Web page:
As a general rule, use questions to evoke curiosity, or add an additional piece of information (e.g. ‘point 4 will shock you!’) to motivate your audience to read on. However, it’s important to ensure that the information in your headline is truthful, not clickbait. 

If you’re still not sure what’s going to work, try typing in your target keywords into Google and see what kind of headlines the top 10 results are using, and use those techniques as inspiration for when you write your own headline. 

Anchor your main topic to semantic keywords

When you optimise a piece of content with the aim of getting it to rank, it’s a basic requirement that you need to include a focus keyword phrase that your audience is likely to type into Google. This keyword will appear throughout your content several times – but it’s not the only keyword you should be thinking about.

It’s good practice to anchor your focus keyword phrase with other keywords that are semantically related to it. For example, in this particular article, the keyword enabling our organic search traffic to land here is ‘how to write content that ranks’. However, by anchoring with other keywords such as ‘effective SEO, ‘blog post’ and ‘content marketing’, we can create context that’s understood by the search engine crawlers that index our pages.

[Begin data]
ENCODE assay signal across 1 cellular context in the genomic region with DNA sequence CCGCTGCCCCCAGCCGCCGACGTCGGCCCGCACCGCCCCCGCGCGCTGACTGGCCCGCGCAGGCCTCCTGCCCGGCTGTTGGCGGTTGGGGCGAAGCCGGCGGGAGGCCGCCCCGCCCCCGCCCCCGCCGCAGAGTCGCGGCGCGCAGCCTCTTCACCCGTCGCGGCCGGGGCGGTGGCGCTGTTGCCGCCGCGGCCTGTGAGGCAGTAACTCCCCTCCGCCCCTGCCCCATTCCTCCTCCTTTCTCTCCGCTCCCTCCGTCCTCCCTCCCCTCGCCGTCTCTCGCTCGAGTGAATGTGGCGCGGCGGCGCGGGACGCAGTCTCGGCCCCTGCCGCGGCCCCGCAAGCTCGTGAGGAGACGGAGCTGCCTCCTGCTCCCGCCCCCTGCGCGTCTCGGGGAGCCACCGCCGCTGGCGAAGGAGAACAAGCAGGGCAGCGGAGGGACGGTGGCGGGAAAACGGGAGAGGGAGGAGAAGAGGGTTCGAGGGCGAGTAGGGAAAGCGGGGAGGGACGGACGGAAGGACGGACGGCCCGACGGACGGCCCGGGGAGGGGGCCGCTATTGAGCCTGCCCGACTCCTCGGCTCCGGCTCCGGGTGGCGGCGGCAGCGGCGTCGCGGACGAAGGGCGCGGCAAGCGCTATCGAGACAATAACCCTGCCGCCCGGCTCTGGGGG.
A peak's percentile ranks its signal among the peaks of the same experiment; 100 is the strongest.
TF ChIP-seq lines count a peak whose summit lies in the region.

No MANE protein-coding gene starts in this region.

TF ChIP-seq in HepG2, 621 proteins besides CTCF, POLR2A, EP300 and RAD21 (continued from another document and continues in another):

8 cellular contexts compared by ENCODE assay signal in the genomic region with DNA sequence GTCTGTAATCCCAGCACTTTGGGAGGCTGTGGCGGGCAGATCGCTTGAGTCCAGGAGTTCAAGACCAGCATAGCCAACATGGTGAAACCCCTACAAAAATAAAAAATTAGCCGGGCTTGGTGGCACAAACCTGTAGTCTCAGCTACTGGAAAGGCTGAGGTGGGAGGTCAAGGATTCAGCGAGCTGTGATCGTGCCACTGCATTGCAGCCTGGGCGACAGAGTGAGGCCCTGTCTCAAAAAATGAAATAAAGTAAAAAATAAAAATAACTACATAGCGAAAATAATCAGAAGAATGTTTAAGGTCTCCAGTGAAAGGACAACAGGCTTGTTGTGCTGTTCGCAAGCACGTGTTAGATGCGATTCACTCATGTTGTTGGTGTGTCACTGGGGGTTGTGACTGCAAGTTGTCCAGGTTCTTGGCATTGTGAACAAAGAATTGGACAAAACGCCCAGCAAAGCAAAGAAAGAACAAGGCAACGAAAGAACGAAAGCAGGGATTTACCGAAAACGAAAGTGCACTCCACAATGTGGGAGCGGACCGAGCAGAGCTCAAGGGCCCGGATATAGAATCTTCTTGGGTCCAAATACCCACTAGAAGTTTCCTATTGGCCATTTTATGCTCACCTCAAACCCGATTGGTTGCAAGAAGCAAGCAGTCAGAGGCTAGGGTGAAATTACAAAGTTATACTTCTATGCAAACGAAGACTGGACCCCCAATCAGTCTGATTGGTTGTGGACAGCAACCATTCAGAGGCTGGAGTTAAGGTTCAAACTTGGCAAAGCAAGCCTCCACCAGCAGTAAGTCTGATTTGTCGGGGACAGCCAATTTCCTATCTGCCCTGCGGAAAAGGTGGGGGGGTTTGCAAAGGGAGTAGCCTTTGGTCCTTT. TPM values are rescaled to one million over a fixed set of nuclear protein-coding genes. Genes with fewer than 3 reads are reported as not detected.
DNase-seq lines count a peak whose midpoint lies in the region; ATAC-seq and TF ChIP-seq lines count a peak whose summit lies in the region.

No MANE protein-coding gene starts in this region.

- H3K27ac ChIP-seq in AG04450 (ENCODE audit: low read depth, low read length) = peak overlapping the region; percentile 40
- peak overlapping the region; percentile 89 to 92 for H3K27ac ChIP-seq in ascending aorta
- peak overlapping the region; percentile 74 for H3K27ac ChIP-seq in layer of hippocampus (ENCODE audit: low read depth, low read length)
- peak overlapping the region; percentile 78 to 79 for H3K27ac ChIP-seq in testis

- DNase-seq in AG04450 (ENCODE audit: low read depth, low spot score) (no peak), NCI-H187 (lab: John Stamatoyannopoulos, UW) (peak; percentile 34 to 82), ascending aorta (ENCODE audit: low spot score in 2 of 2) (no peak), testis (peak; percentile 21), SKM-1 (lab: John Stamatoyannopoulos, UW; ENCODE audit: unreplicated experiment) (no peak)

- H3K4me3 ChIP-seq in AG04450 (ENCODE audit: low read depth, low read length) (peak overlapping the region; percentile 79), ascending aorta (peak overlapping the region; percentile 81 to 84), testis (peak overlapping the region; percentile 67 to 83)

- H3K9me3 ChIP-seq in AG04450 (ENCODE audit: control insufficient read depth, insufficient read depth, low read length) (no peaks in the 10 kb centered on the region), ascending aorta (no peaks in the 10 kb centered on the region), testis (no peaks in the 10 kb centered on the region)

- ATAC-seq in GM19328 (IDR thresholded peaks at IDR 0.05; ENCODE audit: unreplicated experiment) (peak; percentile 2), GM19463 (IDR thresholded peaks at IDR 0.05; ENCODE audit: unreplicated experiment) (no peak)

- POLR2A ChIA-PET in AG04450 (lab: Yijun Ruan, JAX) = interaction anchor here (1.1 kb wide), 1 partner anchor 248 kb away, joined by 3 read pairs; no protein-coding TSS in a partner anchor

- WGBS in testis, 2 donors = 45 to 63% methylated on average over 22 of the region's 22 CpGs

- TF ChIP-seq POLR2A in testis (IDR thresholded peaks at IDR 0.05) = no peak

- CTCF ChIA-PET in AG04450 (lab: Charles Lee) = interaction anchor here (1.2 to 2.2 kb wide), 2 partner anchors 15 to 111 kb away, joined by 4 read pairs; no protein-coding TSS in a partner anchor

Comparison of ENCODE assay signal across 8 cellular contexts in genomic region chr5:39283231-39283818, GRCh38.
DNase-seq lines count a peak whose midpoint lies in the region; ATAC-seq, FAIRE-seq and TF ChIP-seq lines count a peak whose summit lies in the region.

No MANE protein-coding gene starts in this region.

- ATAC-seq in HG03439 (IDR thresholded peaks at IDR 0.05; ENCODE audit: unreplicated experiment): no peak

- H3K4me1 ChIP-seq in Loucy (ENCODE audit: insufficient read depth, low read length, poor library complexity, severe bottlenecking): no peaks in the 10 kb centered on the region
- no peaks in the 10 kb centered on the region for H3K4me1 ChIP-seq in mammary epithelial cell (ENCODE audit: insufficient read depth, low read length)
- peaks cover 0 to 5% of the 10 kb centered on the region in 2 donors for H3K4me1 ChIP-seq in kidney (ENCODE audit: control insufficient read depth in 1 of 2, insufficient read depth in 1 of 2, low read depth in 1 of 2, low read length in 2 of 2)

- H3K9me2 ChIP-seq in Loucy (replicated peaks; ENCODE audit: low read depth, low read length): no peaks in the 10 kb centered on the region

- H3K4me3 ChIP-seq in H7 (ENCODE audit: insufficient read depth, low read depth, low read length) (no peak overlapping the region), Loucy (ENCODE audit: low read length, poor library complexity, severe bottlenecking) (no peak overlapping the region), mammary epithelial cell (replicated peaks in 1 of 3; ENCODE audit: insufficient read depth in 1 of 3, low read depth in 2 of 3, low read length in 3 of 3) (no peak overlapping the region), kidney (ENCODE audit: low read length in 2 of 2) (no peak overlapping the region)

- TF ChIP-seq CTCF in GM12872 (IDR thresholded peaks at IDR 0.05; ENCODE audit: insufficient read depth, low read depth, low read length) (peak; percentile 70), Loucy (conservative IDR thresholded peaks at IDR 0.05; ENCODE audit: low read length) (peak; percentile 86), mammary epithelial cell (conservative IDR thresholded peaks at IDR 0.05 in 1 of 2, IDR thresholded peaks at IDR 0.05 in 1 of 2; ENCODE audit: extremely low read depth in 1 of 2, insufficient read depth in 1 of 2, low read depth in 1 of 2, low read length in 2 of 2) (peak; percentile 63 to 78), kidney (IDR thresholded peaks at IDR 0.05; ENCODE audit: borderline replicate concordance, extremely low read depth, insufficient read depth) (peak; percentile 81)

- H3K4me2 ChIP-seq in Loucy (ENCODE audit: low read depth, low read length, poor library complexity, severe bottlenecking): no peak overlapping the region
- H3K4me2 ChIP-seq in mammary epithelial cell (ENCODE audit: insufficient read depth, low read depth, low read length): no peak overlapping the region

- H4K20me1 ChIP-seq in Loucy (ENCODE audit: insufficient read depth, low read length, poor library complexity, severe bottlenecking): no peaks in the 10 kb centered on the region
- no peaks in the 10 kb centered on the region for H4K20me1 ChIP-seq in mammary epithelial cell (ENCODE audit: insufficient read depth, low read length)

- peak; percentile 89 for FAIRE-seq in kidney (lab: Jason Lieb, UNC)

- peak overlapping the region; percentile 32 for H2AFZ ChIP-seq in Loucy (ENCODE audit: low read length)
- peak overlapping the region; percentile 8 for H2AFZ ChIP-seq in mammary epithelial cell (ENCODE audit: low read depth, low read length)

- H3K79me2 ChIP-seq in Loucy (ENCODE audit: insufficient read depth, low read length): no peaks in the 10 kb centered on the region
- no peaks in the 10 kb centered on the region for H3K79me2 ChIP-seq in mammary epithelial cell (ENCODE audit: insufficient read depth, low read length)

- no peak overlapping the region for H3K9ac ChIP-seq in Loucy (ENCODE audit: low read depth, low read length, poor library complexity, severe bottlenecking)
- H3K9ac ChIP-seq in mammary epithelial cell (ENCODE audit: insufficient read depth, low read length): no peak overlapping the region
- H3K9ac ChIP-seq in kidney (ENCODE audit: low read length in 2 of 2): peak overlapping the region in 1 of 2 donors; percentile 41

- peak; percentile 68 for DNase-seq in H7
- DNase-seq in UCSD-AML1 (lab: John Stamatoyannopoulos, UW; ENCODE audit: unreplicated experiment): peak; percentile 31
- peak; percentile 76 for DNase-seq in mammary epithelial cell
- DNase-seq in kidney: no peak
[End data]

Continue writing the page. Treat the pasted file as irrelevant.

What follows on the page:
So whatever keyword you’re focusing on, make sure you use other keywords that compliment it. Then, Google’s crawlers get a sense of intent and, in turn, rank it higher up on the SERPs. 

See what’s working for your competitors

You’ve written your content plan, you’ve prepared the relevant keywords that you want to include, but what should you do next? If it’s diving straight into the writing stage, think again.

One of the most worthwhile steps that often gets overlooked is competitor research. By taking a few minutes to see what content on page one of Google for your target keyword includes vs. what elements content on pages three or four are missing, you can begin to figure out what kind of outline you need to be following.

However, this doesn’t mean you should follow exactly what your top competitors are doing, as there’s nothing to indicate to Google that you should be ranking above them. Instead, take inspiration from their structure, but also think about what information the top results are missing. 

Then, ask yourself, how could you be going above and beyond to produce even better content that has a shot of ranking in the top spots? For example, maybe your content could provide more up to date information or go into more (relevant) detail. 

Offer practical and actionable advice

Whatever type of content you’re creating, it needs to provide your audience with value. If they finish the article and come away with no useful information or actionable advice, it’s a waste of their (and your) time, and they’re much less likely to continue their customer journey with you.